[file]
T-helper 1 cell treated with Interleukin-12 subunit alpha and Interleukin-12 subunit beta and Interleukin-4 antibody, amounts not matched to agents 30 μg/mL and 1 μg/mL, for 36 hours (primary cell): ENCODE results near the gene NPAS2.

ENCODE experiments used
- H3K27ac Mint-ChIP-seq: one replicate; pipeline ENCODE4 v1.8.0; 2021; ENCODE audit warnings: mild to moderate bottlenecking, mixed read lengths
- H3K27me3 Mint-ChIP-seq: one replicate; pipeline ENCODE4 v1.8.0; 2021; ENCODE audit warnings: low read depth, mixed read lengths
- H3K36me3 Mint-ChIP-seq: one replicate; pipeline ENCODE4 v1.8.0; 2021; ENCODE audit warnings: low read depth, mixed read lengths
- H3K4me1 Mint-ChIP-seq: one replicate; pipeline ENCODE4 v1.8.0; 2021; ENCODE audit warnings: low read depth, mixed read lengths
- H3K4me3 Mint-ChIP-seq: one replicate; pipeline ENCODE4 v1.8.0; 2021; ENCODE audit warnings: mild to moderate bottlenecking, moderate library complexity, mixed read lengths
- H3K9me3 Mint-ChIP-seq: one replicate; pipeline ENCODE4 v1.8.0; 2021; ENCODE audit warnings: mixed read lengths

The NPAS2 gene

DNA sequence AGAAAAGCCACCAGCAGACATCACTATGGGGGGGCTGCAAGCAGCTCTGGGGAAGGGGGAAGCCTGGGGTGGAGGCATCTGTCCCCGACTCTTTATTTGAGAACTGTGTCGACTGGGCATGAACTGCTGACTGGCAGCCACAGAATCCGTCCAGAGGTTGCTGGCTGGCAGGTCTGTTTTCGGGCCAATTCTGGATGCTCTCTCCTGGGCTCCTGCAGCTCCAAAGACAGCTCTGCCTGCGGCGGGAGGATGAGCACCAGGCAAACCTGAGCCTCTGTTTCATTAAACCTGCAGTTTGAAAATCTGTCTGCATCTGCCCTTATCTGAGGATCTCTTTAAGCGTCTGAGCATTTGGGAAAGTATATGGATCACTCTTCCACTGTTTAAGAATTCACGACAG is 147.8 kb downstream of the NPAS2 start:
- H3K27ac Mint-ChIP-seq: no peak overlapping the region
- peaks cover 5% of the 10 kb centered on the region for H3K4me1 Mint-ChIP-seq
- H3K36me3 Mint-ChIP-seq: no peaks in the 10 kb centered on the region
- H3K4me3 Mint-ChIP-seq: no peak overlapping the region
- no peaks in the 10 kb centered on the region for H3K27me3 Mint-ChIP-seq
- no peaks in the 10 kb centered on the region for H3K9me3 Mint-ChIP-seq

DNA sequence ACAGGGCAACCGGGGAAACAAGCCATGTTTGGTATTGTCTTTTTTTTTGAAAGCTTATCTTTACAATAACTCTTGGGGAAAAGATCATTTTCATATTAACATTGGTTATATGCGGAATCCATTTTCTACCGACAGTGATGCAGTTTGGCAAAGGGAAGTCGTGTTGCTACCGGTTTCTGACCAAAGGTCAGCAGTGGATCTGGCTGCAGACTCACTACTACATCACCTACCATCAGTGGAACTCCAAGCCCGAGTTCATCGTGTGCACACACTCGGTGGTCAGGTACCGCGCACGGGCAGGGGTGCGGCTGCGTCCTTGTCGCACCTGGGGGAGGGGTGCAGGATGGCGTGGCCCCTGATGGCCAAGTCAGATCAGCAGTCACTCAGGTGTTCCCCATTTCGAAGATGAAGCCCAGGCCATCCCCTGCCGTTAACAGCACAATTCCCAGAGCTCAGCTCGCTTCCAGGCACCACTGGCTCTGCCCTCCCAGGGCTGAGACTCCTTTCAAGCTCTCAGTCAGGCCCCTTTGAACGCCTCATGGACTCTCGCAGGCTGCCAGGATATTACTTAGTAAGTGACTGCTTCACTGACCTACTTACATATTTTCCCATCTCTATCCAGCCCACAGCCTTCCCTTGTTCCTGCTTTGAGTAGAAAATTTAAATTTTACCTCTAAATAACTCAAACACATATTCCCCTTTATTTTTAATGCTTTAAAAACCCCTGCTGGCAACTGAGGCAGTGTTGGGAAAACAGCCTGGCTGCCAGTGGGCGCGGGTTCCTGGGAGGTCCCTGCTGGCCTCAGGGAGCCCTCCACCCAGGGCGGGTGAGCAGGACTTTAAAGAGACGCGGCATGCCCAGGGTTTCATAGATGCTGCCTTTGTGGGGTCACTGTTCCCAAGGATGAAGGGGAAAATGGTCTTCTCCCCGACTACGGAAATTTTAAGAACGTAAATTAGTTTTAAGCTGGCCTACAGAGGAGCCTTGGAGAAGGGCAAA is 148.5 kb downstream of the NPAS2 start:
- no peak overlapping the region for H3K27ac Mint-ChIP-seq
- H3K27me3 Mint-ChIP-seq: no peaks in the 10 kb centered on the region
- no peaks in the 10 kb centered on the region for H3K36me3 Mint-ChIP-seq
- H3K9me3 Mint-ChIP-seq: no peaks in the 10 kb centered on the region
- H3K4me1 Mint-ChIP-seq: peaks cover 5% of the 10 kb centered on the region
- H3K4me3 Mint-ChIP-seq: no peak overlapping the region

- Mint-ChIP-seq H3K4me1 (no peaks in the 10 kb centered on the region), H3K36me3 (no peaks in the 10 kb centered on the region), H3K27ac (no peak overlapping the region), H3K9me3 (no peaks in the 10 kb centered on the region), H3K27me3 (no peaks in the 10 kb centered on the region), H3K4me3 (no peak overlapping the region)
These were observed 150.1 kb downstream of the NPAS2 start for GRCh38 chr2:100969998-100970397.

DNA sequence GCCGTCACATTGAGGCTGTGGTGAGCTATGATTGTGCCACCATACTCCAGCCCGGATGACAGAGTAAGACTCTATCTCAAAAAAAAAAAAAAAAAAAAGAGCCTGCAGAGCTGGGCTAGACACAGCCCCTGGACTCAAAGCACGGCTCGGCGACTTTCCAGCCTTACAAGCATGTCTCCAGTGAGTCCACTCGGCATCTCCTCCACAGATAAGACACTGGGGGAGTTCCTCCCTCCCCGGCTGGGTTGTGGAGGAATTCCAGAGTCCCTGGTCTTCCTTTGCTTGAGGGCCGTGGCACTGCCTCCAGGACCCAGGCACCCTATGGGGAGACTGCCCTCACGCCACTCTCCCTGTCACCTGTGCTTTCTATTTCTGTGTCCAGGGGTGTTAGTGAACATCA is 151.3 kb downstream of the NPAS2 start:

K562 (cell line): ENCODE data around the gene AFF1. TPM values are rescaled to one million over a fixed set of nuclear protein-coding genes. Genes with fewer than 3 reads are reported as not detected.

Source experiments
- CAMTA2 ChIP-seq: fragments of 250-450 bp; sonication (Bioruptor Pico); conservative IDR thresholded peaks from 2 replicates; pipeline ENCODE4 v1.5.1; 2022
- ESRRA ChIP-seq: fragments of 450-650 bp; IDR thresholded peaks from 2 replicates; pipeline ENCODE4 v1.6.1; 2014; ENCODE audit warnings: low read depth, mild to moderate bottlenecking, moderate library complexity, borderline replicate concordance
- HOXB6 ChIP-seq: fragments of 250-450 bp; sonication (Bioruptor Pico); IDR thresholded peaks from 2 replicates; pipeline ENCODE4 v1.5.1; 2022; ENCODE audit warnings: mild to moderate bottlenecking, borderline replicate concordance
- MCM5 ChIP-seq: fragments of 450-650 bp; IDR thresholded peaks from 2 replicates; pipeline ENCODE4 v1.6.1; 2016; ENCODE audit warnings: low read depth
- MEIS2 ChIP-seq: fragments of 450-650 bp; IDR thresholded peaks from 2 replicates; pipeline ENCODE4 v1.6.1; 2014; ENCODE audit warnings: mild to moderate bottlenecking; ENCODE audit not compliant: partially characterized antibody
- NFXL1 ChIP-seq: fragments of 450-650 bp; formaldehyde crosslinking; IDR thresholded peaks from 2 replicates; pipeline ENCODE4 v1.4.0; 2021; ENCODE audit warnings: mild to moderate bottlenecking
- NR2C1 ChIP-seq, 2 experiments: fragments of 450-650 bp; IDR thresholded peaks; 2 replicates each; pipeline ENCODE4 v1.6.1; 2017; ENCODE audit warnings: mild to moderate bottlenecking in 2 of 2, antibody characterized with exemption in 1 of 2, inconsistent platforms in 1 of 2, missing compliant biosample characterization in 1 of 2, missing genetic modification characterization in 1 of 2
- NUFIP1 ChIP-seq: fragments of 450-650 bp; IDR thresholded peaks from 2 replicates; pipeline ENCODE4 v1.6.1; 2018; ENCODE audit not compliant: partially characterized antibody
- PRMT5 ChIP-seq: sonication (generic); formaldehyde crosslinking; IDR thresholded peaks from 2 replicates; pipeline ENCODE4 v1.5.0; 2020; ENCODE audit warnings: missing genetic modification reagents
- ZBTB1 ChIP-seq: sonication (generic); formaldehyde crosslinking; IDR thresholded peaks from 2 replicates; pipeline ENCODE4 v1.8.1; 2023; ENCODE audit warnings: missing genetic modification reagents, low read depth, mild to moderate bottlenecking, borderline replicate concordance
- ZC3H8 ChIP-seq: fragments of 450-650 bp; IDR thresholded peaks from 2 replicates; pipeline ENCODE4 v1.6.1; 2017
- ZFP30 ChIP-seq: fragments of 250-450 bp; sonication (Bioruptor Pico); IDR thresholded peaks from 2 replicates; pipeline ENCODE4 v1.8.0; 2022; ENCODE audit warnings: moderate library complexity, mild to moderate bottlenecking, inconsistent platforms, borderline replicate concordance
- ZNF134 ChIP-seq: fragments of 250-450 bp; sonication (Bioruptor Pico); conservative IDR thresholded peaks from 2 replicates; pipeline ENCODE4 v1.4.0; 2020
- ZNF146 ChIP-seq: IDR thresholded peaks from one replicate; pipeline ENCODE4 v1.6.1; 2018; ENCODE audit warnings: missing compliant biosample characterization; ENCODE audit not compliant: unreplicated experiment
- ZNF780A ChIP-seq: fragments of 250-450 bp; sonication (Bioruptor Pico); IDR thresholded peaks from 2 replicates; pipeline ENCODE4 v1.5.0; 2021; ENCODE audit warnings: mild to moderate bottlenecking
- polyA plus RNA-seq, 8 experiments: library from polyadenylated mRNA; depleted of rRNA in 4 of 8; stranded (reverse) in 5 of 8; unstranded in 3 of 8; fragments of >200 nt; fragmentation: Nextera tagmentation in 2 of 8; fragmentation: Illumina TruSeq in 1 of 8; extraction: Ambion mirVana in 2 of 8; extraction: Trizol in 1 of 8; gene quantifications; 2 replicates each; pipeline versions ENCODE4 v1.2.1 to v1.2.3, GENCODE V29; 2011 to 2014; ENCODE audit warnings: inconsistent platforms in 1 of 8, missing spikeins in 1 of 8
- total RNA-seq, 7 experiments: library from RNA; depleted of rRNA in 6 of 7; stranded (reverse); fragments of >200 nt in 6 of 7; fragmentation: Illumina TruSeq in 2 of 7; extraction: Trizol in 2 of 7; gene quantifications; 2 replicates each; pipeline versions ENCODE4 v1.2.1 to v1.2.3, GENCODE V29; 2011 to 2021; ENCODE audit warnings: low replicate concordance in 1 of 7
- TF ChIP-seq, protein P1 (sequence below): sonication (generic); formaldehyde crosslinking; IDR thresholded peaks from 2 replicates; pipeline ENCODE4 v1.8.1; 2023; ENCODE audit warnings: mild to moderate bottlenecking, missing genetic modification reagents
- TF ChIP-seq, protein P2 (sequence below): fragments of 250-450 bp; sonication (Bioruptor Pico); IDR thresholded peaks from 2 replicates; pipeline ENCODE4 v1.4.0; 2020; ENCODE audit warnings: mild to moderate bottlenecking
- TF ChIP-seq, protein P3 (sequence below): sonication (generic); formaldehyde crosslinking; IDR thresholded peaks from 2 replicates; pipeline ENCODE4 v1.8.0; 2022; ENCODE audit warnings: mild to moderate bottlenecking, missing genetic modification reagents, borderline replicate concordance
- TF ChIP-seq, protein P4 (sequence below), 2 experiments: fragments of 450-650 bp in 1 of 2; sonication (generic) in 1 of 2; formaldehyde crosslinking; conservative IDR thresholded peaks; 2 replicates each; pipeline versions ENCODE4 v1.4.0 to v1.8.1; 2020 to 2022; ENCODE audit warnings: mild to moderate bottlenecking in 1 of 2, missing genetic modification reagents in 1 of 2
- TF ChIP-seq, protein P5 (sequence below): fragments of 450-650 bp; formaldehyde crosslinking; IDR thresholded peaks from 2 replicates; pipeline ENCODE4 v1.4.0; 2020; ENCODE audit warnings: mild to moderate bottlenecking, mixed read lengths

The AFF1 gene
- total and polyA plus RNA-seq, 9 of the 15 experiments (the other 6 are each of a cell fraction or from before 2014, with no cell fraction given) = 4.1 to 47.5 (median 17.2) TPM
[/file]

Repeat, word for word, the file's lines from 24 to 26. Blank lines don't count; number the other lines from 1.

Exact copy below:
- Mint-ChIP-seq H3K4me1 (no peaks in the 10 kb centered on the region), H3K36me3 (no peaks in the 10 kb centered on the region), H3K27ac (no peak overlapping the region), H3K9me3 (no peaks in the 10 kb centered on the region), H3K27me3 (no peaks in the 10 kb centered on the region), H3K4me3 (no peak overlapping the region)
These were observed 150.1 kb downstream of the NPAS2 start for GRCh38 chr2:100969998-100970397.

DNA sequence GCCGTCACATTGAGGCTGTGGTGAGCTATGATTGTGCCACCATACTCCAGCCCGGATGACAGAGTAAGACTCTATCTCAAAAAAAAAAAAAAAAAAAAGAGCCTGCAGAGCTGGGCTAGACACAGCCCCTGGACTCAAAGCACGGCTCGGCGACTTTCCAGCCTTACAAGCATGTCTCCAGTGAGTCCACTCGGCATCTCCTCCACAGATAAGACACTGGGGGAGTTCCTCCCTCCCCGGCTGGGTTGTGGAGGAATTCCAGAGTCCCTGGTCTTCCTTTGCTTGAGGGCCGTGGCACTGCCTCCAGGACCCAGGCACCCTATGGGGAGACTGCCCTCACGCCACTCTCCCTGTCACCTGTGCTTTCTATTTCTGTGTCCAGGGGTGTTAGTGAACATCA is 151.3 kb downstream of the NPAS2 start: